I guess it’s the patency lawsuit in the EU over again. Microsoft, BSA, et.al. wanted to be able to patent an idea such as a loginbox, infoboxes, etc. and not the sourcecode. That’s hilarious, but not to be taken lightly as their lawyer-army has influence(s)

  • alex

    I think it’s a load of horse crap, and if they don’t like others using it then they better start thinking if and registering a HELL OF ALLOT of domains, and set aside a good chunk of cash for buying other established domains. Because, they can’t just have the word, and they can’t just sue everyone who uses it in ways they don’t like. If they like capitalism so damn much maybe they should pay to own it just like everyone else. All the sueage in the country is really pissing me off. What pisses me off even more is that tax dollars get wasted on the bull shit.

  • http://mariancates.com Marian

    Is it too late for Google to lay claim to the name “mail”? Maybe Microsoft should claim that “bing” can no longer be used to describe cherries or as the prefix to “go”. And who owns “.com”? That needs looking into. Fb longs to snatch defeat from the jaws of victory, and they’ll succeed, as new social networks come along. They should concern themselves with this situation, not whether their competitors (and non-competitors) choose to use the suffix “book.”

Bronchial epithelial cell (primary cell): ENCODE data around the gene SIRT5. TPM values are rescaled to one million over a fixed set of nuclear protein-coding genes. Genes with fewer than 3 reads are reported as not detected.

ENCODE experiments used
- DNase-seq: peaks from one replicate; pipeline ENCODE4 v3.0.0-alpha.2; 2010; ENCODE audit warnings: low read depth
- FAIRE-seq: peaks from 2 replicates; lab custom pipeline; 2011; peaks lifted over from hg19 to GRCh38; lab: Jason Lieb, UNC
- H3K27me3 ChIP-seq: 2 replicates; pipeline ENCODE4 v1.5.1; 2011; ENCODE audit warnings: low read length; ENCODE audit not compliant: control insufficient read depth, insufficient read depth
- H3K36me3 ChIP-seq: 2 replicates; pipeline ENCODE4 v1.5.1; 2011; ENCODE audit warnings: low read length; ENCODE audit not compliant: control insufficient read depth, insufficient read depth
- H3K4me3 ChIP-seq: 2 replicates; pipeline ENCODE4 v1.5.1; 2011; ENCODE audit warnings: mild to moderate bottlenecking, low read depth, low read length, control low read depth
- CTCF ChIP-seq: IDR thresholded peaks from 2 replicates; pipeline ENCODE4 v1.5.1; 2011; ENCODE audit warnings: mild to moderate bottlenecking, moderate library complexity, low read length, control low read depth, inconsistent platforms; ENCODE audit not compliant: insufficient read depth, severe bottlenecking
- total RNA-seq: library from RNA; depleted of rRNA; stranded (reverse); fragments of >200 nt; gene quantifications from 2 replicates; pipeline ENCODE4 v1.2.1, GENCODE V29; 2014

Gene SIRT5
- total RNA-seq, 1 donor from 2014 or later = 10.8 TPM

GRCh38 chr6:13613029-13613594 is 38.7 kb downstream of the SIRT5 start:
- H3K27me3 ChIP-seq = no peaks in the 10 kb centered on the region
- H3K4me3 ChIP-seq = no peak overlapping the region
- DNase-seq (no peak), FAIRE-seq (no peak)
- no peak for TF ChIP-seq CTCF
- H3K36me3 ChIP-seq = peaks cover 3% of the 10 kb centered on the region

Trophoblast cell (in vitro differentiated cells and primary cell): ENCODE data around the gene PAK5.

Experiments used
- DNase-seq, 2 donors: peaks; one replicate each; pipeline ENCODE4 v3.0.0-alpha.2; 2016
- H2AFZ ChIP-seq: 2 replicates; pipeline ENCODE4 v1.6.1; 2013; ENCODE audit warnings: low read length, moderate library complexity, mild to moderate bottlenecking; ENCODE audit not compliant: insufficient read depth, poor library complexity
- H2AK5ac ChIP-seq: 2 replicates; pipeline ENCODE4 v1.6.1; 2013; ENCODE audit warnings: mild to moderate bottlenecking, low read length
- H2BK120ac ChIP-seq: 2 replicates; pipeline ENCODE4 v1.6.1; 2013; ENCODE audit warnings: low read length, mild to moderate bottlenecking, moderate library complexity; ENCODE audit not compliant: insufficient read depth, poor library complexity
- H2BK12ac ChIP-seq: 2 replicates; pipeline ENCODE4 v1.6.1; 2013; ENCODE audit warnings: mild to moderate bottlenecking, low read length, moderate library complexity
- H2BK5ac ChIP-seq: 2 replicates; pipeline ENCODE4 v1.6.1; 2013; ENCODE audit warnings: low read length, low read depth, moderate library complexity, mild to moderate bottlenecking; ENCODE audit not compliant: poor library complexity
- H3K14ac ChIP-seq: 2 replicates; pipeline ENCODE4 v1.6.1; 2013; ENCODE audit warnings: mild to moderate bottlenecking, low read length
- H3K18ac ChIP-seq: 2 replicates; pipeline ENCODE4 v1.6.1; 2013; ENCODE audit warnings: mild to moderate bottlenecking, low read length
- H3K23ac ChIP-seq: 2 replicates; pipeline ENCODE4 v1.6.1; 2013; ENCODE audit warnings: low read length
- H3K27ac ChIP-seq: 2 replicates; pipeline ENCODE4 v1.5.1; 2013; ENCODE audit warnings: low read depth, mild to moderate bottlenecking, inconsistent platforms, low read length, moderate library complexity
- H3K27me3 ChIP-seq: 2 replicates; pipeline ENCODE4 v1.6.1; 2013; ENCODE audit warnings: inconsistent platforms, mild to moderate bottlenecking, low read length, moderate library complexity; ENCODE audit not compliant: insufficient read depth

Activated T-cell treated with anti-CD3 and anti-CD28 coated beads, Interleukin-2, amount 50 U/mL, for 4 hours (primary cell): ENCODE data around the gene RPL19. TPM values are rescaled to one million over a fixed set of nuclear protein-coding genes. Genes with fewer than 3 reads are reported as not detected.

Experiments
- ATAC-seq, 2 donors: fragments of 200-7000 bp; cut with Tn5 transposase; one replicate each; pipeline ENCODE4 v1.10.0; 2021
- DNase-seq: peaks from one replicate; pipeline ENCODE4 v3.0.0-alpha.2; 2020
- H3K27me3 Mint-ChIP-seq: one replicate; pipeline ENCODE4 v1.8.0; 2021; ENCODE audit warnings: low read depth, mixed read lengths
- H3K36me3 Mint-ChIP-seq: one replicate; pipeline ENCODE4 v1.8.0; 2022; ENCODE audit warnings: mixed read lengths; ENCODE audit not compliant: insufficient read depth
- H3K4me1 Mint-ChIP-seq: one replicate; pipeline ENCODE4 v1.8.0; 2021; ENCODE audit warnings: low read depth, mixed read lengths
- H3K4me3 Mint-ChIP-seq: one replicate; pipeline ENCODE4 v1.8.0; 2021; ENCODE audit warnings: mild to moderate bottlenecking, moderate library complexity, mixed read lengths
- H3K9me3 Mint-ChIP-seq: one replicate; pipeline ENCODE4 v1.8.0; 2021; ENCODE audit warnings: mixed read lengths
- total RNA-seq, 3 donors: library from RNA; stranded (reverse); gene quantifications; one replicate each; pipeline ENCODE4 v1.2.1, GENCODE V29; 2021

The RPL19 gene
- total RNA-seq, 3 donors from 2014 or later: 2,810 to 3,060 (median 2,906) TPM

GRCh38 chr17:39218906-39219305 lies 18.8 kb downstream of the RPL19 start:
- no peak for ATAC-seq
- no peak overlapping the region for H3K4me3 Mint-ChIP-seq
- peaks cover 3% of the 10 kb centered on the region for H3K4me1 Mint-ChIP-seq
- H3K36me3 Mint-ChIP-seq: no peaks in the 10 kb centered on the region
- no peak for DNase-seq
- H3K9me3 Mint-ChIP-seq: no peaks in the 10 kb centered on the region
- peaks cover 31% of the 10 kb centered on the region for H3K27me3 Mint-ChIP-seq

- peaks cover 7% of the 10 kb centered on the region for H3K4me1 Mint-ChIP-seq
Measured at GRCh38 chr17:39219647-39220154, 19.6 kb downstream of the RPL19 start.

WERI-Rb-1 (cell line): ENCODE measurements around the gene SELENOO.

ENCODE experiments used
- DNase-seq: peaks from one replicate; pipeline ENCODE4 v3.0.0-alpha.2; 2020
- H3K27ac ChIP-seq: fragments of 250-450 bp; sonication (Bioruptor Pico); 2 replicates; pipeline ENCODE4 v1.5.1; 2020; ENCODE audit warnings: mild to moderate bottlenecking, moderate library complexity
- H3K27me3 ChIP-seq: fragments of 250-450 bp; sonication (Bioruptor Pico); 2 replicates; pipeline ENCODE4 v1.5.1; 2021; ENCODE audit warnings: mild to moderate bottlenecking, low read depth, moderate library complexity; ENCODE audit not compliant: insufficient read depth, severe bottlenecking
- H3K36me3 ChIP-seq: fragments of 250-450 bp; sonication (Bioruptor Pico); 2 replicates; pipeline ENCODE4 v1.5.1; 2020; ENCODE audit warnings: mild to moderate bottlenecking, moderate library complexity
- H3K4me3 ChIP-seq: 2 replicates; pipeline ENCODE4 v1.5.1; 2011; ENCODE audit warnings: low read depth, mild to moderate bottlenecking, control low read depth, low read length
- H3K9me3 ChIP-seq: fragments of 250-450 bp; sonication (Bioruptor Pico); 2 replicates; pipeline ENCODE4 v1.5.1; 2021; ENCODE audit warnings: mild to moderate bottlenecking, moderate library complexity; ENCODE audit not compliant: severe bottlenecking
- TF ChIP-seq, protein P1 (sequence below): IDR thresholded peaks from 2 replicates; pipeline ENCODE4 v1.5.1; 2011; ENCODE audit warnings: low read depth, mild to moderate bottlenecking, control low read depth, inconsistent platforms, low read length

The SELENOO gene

• Robert

    Facebook, what a arrogance, Zuck sucks, he his a complete idiot and, my granfather once told me, Rob do you want to know the essence of people? “Give the power” they will show they real truth, and it shows that Facebook it is a real jerks site I HOPE IT BLOWS IN YOUR FACE Zuck

  • http://ardentpixels.com Max

    This is ridiculous. I can’t believe a bunch of silver-spoon man-children are trying to do such a thing to little company. Don’t get me wrong, if I were to say launch some site that ripped off facebook’s design, not to mention their convoluted UI, and call it something similar to facebook, I would expect some repercussions. However, a teaching website with the word book in the title… imagine that!

    And, now they all of a sudden think they can lay claim to a word?! Just because George Lucas owns the word “Droid” doesn’t mean you can pull it off, Zuckerberg & co.